The Girl From Everywhere-Heidi Heilig
2. Phoenix Flame-Sara Holland
This is my current read, and whilst I wouldn’t necessarily say I’m thrilled with the book (I find the main character kind of bland), I do think this cover is lovely and definitely very colourful. I also love the contrast between this book’s cover and Havenfall, where this book has very hot colours and Havenfall is definitely more cool colours.
3. Hero At The Fall-Alwyn Hamilton
This book may have been my least favourite of the trilogy, but the cover certainly is gorgeous. I love the flames around the side and the brightness of the orange background definitely encapsulates the desert setting of this trilogy really, really well. This is another series where I think the UK covers are much nicer than the US, the US covers have stock images of people, whereas the UK covers are these more vibrant, with the foiling on the the flames and the pretty typography.
4. Seventh Heaven-Meg Cabot
5. The Priory of The Orange Tree-Samantha Shannon
6. The Exact Opposite of Okay-Laura Steven
7. For A Muse of Fire-Heidi Heilig
8. Daughter of the Burning City-Amanda Foody
9. Under Rose Tainted Skies-Louise Gornall
This one is fairly minimalist cover, so might not be the most obvious choice for a colourful cover topic but the pink is so bright and vibrant, I couldn’t not include it! The UK publisher did three different shades of pink cover, there was a light pink one (which I think is the one I have), a medium pink one and then this incredibly bright one which I thought was really cool.
10. Call Down The Hawk-Maggie Stiefvater
So there we go, those are my colourful book covers! Have you read any of these books? Did you like them? Which one of these is your favourite cover? Let me know in the comments!
I’ll be back with another Top Ten Tuesday next week, the topic is meant to be Animals From Books but I already did that one back in 2017 and I prefer not to repeat topics if I can help it, and this topic inspired me with an idea for another topic, so instead, I’m going to be talking US vs UK covers. I know a third cover topic in a row is a lot, but what can I say? I’m on a roll!
It’s Tuesday, so I’m back with another Top Ten Tuesday, courtesy of Jana at That Artsy Reader Girl. I wasn’t really feeling this week’s topic, so I decided to go in a different direction, and instead, I’m going to be sharing Spring Book Covers with you all, as I always enjoy doing cover topics and it’s not one of the planned topics for this year, so I thought it would be fun to do. So here we go, some Spring Book Covers for your viewing pleasure:
This Poison Heart-Kalynn Bayron
This is one of my FAVOURITE 2021 book covers, it’s so gorgeous, I love how colourful it is, and of course, YES to Black girls on book covers, we love to see that. It also screams Spring, with all the flowers and vines and the green background, it’s definitely one of the most Spring-like covers I’ve ever seen.
2. The Gilded Wolves-Roshani Chokshi
Given the role that gardens and botany play in the plot (one of the main characters is a botanist), it’s very fitting that The Gilded Wolves has a Spring themed cover, with all the leaves and the little purple flowers poking out. I love this cover, I think the colours work together beautifully and I love how the intricate gold design hints at the 19th century setting.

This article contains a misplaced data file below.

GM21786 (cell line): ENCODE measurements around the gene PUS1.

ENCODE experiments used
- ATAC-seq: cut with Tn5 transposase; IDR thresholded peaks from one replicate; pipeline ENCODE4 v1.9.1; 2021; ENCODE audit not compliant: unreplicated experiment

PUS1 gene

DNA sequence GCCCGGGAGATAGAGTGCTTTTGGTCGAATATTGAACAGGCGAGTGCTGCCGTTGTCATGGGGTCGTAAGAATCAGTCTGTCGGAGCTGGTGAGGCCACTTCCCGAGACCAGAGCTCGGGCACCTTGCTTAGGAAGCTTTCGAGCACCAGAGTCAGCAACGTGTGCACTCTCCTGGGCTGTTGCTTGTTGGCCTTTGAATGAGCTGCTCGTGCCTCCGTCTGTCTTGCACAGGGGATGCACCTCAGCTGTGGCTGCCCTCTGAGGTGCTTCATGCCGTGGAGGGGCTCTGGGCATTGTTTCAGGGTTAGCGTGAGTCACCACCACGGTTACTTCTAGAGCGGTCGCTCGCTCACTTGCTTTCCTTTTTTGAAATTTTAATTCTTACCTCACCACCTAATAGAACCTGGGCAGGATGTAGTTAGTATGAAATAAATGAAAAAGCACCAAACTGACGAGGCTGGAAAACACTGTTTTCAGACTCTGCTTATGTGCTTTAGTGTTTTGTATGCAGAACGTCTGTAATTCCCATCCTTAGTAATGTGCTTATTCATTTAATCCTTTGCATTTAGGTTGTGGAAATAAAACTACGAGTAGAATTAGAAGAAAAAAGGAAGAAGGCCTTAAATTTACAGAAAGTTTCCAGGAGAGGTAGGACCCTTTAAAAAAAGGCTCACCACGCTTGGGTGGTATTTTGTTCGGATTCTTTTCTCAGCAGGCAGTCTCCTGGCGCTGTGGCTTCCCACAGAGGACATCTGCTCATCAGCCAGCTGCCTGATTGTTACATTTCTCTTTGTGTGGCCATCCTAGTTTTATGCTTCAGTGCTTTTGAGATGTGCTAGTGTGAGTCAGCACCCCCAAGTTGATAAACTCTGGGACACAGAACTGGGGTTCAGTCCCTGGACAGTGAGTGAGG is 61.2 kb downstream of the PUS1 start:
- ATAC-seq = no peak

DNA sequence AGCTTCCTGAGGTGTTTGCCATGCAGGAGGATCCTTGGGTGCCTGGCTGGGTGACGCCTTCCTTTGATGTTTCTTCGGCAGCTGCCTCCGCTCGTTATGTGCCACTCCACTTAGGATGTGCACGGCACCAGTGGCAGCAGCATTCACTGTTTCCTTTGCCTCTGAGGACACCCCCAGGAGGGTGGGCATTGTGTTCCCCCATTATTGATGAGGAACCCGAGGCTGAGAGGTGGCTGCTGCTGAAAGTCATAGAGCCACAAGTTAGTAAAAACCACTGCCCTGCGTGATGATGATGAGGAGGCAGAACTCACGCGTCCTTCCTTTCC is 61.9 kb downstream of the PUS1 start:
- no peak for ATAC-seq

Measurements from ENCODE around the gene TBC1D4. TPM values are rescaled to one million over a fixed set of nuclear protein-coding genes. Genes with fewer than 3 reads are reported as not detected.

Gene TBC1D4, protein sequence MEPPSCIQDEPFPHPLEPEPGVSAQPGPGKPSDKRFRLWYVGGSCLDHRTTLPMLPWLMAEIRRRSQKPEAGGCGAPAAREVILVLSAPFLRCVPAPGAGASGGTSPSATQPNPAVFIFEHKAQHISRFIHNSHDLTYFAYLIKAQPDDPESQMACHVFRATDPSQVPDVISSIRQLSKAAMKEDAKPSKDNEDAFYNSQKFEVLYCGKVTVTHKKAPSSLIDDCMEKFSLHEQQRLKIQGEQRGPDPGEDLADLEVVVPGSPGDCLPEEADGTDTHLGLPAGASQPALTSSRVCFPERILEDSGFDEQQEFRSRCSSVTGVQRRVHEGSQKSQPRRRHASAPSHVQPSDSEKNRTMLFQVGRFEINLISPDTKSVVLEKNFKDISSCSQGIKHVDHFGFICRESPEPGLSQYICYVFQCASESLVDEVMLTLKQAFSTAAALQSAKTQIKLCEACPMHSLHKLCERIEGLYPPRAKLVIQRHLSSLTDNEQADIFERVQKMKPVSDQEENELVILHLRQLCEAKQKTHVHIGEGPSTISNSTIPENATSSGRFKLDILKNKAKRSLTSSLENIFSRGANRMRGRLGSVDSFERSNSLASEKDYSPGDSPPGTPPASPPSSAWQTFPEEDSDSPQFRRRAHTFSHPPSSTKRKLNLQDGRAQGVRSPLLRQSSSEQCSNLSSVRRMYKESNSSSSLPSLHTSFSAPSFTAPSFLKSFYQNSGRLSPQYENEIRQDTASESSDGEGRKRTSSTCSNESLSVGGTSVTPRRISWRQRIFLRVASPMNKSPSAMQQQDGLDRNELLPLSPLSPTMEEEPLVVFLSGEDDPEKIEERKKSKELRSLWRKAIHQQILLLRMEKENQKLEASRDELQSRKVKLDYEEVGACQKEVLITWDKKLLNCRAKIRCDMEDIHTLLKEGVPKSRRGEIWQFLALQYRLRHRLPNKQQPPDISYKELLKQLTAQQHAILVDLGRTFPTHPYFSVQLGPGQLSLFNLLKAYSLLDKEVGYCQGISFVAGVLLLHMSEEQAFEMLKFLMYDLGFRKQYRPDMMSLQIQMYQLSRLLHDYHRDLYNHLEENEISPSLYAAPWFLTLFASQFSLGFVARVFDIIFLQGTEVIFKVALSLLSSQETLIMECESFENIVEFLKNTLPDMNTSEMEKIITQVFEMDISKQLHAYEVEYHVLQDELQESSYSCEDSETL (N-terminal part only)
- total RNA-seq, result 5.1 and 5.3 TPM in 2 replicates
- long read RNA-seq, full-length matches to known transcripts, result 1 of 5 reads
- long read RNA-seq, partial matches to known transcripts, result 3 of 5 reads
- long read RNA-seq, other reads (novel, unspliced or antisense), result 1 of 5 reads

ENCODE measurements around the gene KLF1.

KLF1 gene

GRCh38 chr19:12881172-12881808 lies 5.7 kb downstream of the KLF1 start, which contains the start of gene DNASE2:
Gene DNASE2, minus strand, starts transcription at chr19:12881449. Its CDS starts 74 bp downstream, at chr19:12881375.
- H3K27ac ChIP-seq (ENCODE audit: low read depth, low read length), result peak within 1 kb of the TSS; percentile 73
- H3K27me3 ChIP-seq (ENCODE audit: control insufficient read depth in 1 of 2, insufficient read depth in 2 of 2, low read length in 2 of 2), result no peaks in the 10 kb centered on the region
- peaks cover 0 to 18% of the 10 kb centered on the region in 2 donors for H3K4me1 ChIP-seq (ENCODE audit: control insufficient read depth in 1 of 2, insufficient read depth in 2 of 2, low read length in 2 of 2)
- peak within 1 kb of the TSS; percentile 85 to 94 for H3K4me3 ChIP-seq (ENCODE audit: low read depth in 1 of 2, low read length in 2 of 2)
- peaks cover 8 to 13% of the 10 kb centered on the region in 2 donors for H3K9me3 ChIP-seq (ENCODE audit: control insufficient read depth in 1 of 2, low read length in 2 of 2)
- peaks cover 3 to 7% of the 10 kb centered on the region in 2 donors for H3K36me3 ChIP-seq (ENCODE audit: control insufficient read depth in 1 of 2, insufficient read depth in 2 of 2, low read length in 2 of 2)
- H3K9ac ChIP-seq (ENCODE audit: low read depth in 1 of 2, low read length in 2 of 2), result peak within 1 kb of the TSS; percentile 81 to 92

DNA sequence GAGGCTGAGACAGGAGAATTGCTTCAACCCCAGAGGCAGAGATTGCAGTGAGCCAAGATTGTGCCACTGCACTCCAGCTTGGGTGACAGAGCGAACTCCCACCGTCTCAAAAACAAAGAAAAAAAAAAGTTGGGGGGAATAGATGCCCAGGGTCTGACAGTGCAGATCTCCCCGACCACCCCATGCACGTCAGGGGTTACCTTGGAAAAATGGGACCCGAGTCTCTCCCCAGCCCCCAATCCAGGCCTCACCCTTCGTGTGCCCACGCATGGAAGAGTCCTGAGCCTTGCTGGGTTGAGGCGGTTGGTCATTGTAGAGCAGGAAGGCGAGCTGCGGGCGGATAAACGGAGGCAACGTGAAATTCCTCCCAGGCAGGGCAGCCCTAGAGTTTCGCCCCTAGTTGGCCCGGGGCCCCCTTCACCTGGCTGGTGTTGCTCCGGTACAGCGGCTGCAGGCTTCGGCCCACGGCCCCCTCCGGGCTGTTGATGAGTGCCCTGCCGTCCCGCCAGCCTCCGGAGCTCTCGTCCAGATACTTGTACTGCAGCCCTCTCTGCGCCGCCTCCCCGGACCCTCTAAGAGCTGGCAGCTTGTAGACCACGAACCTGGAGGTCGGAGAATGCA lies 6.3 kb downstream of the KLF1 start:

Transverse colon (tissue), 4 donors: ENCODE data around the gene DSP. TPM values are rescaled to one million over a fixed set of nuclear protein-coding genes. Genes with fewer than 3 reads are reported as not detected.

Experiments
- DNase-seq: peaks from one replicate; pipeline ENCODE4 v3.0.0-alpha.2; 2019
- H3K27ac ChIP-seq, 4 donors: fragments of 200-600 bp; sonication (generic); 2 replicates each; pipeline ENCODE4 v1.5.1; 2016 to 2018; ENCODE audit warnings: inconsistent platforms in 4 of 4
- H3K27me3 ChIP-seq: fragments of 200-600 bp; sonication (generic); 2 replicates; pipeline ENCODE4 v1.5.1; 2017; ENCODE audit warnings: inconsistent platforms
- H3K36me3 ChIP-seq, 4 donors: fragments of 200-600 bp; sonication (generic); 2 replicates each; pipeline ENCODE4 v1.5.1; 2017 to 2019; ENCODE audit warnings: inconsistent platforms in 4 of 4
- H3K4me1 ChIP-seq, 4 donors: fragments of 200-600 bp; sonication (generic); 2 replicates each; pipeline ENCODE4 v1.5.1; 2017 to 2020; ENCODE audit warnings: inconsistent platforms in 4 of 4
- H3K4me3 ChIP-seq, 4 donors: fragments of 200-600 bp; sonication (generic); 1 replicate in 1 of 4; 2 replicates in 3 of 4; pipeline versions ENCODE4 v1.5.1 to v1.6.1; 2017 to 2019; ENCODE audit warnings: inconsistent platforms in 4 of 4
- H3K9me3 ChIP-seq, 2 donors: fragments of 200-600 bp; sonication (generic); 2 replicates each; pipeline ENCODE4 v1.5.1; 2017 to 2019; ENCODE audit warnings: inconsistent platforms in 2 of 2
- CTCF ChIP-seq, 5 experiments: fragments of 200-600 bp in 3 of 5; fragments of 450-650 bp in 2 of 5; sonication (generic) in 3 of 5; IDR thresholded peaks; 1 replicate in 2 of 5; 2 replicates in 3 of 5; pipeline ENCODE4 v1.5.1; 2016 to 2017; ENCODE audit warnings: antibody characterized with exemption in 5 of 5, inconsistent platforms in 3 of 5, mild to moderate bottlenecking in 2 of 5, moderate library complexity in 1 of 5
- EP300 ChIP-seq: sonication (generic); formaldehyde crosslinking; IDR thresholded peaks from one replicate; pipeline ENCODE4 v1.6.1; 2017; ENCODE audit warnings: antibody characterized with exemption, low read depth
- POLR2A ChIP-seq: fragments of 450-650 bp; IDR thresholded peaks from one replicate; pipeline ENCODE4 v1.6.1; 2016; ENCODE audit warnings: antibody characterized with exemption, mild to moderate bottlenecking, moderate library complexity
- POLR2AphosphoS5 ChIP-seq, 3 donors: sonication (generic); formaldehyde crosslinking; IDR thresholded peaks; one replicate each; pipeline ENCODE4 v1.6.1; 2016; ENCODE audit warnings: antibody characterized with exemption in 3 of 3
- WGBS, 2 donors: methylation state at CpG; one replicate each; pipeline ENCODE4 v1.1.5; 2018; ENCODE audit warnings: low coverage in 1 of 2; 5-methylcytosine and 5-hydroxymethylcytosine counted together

3. Girl, Serpent, Thorn-Melissa Bashardoust
The lovely pink flowers intertwined with the snake on this cover definitely makes it feel very Spring-like, in the words of Miranda Priestly: florals for Spring? Groundbreaking.
4. Resist-Sarah Crossan
5. The Invisible Life of Addie LaRue-VE Schwab
6. Blue Lily, Lily Blue-Maggie Stiefvater
7. The Foundling-Stacey Halls
This cover is packed full of floral designs, so naturally it seemed like a fitting choice for a Spring themed cover. I love the contrast between the flowers and the woman trapped inside a cage, I think combining those two things is a really interesting choice. It’s a really lovely cover and I look forward to reading the book.
8. Splintered-AG Howard
9. Forest of Ghosts and Bones-Lisa Lueddecke
I love the combination of the bones and the flowers on this cover, it’s such a fun juxtaposition of creepy and nature. The bones might make it seem like more of a Halloween choice but for me, with the mint green and yellows and purples, the colours feel very spring-like to me. There’s also a lot of nature with the florals and the little mushrooms, so that feels more fitting of a Spring cover.
10. Wild Beauty-Anna-Marie McLemore
11. The Fair Botanists-Sara Sheridan
If there was any book that was perfect for a list like this, it’s this one. It doesn’t come out till August, and it’s actually set in the summer, but given that it is a story based around botany, it seems perfect for a spring list. And the cover definitely fits too, with the green colours and all of the leaves and flowers on the cover.
12. Descendant of The Crane-Joan He
So that’s it, those are my Spring Book Covers for this week. Have you read any of these books? Did you like them? Which one of these is your favourite cover? Let me know in the comments!
I’ll be back with another Top Ten Tuesday next week, with another cover themed topic (though a planned one this time!), and we’ll be talking about Colourful Book Covers. Honestly pretty much all the ones I’ve used this week could work for next week’s topic, but I will try and come up with some new ones for you!